Senate Majority Leader Mitch McConnell (R-KY) introduced a $1 trillion emergency economic aid proposal to address the economic fallout from the coronavirus outbreak pandemic.
The Coronavirus Aid, Relief, and Economic Security Act or “phase three” bill unveiled Thursday afternoon
includes four major components: “direct financial help” for Americans, “rapid relief” for small businesses, “significant steps to stabilize our economy” and “more support” for health-care professionals and patients.
At the heart of the $1 Trillion dollar proposal is hundreds of billions of dollars directed toward “recovery rebates” of up to $1,200 for most individuals who reported less than $75,000 on their 2018 tax returns, or $2,400 per couple who filed their taxes jointly and made less than $150,000. Another $500 would be added for every dependent child. Low-income Americans with at least $2,500 of qualified income get a smaller benefit of $600, or $1,200 for couples.
The bill allocates $200 billion in loans to distressed industry sectors with $50 billion directly going towards commercial airlines and $300 in forgivable bridge loans for small businesses. These loans must be used, according to the proposal, for to pay salaries, mortgage payments, other debt obligations and payroll support including paid sick, medical and family leave, as well as health care benefits.
It will also extend the tax filing deadline from April 15 to July 15.
In a speech on the Senate floor Thursday afternoon, McConnell said he hoped this “bold new proposal” would receive “bipartisan respect and mutual urgency.”
“These are urgent discussions and they need to happen at the member level,” McConnell said on the Senate floor as he introduced the 247-page proposal. “This legislation is a significant next step. And the Senate is not going anywhere until we take action.”
The Senate Republicans’ relief proposal aligns with the request from the Trump administration. On Wednesday, the Treasury Department laid out in a memo on what they would like to see in their bill, including two rounds of direct cash payments to taxpayers, one on April 6th, and the second on May 18th, if the crisis hasn’t subsided. The two rounds is estimated to cost $250 billion each.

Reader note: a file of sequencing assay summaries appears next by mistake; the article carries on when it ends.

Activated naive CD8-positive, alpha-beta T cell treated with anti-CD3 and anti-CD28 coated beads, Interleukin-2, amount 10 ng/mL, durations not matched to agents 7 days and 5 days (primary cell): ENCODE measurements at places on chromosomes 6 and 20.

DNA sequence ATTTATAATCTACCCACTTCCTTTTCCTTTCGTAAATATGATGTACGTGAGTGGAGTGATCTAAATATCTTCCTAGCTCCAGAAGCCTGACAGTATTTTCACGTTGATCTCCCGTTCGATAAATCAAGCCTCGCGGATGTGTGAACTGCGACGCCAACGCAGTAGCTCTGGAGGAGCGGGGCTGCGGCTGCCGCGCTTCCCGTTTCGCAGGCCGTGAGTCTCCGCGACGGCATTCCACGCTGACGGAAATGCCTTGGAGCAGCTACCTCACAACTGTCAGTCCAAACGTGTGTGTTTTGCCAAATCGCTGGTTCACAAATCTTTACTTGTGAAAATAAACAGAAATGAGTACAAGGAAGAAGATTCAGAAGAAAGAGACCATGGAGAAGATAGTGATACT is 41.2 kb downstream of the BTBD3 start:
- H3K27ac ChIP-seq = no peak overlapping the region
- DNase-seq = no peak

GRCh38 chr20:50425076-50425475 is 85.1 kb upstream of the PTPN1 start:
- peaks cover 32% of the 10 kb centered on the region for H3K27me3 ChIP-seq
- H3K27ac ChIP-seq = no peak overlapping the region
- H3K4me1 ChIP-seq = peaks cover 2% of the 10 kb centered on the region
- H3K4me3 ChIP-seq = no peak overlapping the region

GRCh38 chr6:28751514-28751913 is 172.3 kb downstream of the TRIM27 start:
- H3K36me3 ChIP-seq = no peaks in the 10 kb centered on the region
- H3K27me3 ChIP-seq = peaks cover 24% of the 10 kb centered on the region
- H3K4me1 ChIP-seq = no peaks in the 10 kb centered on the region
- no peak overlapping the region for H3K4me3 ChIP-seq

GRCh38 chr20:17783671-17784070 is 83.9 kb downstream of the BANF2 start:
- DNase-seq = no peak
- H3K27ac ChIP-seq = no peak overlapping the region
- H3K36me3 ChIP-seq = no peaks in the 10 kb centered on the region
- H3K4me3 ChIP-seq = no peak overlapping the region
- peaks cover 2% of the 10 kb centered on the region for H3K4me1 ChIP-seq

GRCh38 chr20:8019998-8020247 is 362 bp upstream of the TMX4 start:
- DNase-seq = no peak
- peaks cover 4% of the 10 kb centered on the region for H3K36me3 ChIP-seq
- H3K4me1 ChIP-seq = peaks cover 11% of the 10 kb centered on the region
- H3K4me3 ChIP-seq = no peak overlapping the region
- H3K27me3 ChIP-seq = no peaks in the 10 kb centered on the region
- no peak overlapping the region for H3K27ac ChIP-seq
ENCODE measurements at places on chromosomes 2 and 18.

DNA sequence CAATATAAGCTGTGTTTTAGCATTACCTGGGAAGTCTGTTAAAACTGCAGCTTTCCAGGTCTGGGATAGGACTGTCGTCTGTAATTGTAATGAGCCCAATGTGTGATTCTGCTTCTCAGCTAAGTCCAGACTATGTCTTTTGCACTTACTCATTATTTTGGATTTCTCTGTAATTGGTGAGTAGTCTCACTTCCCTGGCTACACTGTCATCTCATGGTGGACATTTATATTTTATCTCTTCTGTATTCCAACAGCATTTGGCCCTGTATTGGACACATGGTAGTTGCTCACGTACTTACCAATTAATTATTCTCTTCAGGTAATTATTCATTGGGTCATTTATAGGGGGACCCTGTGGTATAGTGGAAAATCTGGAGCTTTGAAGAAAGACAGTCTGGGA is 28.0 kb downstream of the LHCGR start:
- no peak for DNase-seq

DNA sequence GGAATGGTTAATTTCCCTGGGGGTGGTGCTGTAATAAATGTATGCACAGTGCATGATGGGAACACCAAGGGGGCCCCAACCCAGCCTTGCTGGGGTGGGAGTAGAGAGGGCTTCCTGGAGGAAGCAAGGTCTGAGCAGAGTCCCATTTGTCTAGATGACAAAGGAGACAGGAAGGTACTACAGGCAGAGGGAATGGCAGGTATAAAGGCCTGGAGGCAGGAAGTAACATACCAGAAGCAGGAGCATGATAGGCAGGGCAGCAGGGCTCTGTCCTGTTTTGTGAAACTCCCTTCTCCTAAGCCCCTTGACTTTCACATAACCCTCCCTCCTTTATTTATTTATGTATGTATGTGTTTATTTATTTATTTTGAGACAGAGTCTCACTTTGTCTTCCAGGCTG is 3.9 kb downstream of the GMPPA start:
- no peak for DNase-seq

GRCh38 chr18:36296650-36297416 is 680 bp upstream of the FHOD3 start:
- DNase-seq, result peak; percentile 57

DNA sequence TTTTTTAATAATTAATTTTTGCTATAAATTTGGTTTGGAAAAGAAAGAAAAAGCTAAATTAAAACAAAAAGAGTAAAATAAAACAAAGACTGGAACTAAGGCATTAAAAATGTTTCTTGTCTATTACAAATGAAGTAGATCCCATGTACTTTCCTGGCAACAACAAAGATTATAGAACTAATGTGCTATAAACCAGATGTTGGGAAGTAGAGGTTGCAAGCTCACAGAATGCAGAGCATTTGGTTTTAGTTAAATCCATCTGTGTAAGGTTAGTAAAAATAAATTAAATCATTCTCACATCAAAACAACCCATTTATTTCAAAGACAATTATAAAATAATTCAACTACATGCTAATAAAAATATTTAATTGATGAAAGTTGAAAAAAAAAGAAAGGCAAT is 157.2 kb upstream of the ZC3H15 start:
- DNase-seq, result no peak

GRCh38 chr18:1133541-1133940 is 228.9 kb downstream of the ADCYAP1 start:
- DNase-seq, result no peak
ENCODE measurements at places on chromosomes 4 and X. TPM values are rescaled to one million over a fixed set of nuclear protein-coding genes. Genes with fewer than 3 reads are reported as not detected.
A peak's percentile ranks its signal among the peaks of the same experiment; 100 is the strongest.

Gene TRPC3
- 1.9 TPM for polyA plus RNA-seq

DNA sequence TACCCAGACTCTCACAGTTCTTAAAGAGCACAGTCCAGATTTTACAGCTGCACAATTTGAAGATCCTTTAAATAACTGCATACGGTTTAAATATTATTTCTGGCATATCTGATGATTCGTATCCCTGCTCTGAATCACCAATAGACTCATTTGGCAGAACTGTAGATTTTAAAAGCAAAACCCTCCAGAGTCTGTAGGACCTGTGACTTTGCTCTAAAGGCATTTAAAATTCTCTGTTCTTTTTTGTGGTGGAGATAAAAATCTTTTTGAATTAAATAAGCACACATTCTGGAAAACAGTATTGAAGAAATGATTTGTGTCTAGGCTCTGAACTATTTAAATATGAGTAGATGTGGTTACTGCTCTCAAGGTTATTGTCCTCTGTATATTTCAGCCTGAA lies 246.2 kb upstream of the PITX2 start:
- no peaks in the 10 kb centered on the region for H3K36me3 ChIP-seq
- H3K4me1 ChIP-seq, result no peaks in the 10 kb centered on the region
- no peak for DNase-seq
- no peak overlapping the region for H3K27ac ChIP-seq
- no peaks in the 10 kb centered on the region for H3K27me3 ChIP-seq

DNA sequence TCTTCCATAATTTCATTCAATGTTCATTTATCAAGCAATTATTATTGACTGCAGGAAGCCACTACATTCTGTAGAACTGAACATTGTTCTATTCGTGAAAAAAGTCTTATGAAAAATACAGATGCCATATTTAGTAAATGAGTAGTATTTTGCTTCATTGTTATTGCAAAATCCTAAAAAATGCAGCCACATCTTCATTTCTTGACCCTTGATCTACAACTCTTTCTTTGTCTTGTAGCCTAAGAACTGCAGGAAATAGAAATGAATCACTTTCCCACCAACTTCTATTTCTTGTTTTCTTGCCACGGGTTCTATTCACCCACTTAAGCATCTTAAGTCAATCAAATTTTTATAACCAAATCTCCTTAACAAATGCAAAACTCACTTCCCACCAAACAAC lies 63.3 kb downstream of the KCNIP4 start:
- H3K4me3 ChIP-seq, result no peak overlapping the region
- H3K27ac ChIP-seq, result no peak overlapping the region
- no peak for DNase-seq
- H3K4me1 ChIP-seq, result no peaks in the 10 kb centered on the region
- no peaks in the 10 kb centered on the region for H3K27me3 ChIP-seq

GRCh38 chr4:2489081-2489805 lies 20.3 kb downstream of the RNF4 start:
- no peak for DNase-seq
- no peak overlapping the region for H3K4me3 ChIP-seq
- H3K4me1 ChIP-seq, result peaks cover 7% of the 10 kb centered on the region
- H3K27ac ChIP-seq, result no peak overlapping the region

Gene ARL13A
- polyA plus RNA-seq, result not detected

McConnell added that Treasury Secretary Steve Mnuchin and White House economic adviser Larry Kudlow would be meeting with both parties in the Capitol to work on reaching an agreement on the Senate bill.
Speaking after McConnell, Senate Minority Leader Chuck Schumer (D-NY) immediately complained that no Democrats “had virtually no impact” in drafting the proposal. He also criticized the bill as a “bailout for a number of industries” adding any assistance for struggling industries must include “worker priorities and worker protections” provisions.
“It had virtually no input from Democrats,” Schumer said. “We will look at it and read it tonight. But from what I’m told, it provides a bailout for a number of industries.”
Schumer then offered his own five-point stimulus plan focused on bolstering aid to hospitals and providing income for out-of-work individuals. He added that the package “must” include sick leave benefits that expand from what was included in emergency bill the president signed into law Wednesday and additional expansion of unemployment insurance.
“A one-time cash payment of $1,000, that might help families cover rent, groceries, for a month, but then what?” Schumer said. “The pandemic requires bold structural changes to our society’s safety net to give people a lifeline for months, not just weeks.”
Some Republicans have opposed the idea of direct payments. Sen. Lindsey Graham (R-SC) told reporters Thursday that direct payments “makes no sense now.”
“Direct payments make sense when the economy is beginning to restart. It makes no sense now cause it’s just money,” Graham said. “What I want is income, just not one check. I want you to get a check every week, not just one week.”
President Trump signed the “phase two” House bill that provides paid sick leave, unemployment help and free testing to Americans late Wednesday evening.
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